As previously reported here on eWN, New Japan Pro-Wrestling (NJPW) is launching a subsidiary in the United States under the name and branding of New Japan Pro-Wrestling.
New Japan Pro-Wrestling of America (NJaO) will be based in California and is scheduled to begin operating in November 2019. The touring schedule lists 27 cities across 18 different states as stoping points.
NJoA’s CEO answered the following questions during the official press conference:
–As NJPW runs more events in America, what are the differences between the two markets?
Ohbari: I’ve been involved with and working in the market for over a year now, and in my experiences, what you see in America is more of a range. There’s a bigger range of ages, from kids to the elderly, and part of that comes from it being so pervasive on television I think, that the whole family ends up watching. Audiences also skew more male; in Japan, our male female balance at events is 60:40, while in America it’s more 80:20.
That said, you do have that diverse age range, and also diverse tastes, I feel, to where American fans enjoy a mix of several different styles of wrestling. Also because there are a lot of young fans, they often view content digitally rather than through TV, and that’s something we hope to take advantage of.
–Will there be plans for longer tours in the US, of the order of the three to four week Power Struggle tour that crosses the whole country, as distinct from the condensed Super J-Cup and Fighting Spirit Unleashed weekends?
Ohbari: You saw the map as part of the presentation earlier, and I think we’ll be keeping to tours taking place in those areas and not outside. It isn’t practical to be jumping between the east and west coast, but you’ll have the west coast tour, and then the Texas tour later, then the central tour and so on. That’s the plan.
–Will tours in the US run concurrently with Japanese tours, or could it be that American and Japanese tours run at the same time?
Ohbari: The main idea will be that US events will take place while the Japanese schedule is between tours. If there is high demand from fans, simultaneous tours may become a possibility.
–What are your plans in terms of scale of events?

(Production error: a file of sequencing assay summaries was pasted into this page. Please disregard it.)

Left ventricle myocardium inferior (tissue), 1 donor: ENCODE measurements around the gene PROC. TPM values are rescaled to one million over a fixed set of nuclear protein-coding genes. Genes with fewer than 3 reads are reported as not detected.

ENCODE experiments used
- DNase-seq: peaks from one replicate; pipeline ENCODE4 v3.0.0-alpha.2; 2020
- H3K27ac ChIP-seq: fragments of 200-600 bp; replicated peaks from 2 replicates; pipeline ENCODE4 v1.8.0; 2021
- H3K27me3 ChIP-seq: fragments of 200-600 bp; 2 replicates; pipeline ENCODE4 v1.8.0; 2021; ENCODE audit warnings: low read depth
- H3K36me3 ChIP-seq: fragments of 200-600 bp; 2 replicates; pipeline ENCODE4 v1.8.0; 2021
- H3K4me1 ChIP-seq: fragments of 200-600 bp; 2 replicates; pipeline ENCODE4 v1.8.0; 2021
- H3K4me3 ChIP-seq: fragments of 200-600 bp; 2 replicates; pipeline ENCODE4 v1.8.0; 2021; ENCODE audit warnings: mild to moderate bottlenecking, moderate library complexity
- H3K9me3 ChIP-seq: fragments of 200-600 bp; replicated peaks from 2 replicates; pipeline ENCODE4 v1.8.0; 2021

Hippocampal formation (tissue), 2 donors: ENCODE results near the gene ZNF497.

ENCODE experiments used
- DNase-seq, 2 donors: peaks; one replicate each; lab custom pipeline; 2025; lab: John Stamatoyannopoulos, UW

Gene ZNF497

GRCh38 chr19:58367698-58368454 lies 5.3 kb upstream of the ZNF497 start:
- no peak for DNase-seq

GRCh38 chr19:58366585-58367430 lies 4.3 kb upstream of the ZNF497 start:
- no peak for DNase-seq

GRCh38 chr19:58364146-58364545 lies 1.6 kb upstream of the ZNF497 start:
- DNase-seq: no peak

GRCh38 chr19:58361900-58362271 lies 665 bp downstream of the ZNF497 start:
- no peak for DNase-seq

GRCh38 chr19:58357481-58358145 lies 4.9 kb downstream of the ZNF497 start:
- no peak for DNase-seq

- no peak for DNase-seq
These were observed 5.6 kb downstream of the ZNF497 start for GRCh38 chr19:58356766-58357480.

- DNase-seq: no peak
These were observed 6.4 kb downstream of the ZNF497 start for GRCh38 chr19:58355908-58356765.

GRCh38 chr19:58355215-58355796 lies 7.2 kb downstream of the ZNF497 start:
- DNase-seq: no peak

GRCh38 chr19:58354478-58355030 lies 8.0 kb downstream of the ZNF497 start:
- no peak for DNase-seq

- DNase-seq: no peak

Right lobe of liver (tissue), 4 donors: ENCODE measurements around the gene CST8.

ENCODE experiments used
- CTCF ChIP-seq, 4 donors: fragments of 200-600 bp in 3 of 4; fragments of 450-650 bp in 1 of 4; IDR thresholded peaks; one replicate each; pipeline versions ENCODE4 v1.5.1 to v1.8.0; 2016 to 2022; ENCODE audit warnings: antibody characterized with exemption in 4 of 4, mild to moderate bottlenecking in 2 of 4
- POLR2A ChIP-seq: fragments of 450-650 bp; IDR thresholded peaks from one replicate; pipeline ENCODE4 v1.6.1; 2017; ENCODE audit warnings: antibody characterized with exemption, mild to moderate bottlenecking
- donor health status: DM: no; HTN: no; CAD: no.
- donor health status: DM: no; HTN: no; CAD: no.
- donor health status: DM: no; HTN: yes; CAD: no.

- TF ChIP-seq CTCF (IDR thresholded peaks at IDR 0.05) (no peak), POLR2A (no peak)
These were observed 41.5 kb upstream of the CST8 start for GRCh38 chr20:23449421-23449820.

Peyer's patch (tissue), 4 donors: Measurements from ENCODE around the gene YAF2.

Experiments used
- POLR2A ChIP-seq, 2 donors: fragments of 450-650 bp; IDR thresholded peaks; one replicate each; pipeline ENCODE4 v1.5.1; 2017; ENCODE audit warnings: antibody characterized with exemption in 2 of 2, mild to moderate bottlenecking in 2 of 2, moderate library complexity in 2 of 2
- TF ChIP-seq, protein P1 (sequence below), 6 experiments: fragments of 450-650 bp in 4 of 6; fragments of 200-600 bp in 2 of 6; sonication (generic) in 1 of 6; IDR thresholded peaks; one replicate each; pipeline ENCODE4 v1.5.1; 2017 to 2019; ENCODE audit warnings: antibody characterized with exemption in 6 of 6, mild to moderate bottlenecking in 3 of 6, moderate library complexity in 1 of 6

Ohbari: We’re currently running and looking at venues in the 2000 seat range, that may be lower depending on circumstances. We are a live event company, and the first priority of a live event company is to run in more venues. Once people are in those venues, then we can fire them up and have them ready to spread the word to larger and larger audiences. First though, it’s about growing the number rather than the size of venues. The long term plan will absolutely be to run big venues on a regular basis.
–Do you have plans for a certain number of events per year in the US?
Ohbari: This is something that I’m discussing with Chairman Sugabayashi, but with 12-13 events run in the calendar year 2019, I think that we could be in the region of double that next year.
–Will events be primarily broadcast on NJPW World? Also will there be dark match only Dojo events?
Ohbari: As much as is humanly possible, we plan for events to be live on NJPW World. Where we can’t arrange for live broadcast, they will be on demand. As far as Dojo events are concerned, that isn’t decided at all, but we have a large space in the LA Dojo and it may be a possibility in future.
–Will the increase in American events necessitate a reduction in the number of Japanese events?
Ohbari: There are no plans to reduce the number of Japanese events.
–So there will be more total events on the calendar?
–Can you give any details with regards to television rights?
Ohbari: Up to now we have been working very well with our partners at AXS TV, and plan to continue doing so. As events increase in number in the US, we would like to be able to make more opportunities for fans to watch those events live and in real time on TV, and those are opportunities we’re excited to discuss with TV partners going forward.